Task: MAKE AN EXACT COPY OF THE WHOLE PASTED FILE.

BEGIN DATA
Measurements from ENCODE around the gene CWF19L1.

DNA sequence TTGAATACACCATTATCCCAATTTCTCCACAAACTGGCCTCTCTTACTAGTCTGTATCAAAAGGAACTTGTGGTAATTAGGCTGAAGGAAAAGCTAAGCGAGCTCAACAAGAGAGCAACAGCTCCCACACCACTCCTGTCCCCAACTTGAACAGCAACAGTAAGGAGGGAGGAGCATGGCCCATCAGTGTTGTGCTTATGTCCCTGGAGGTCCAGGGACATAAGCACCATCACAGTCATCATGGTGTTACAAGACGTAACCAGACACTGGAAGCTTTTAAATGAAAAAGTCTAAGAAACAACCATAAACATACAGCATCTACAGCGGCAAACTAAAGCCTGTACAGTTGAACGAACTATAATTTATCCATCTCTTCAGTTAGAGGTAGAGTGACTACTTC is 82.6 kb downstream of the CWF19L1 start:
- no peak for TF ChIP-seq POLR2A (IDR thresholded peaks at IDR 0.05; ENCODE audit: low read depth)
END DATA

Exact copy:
Measurements from ENCODE around the gene CWF19L1.

DNA sequence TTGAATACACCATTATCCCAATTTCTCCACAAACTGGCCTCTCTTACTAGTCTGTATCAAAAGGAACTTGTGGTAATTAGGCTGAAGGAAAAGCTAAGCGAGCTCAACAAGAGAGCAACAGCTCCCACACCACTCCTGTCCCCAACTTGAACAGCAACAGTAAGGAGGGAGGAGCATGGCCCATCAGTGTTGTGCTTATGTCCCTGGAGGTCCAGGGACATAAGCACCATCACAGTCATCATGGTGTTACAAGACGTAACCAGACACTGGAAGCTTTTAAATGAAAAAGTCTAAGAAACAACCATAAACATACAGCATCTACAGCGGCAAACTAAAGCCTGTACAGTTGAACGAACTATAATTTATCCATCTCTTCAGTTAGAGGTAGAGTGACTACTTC is 82.6 kb downstream of the CWF19L1 start:
- no peak for TF ChIP-seq POLR2A (IDR thresholded peaks at IDR 0.05; ENCODE audit: low read depth)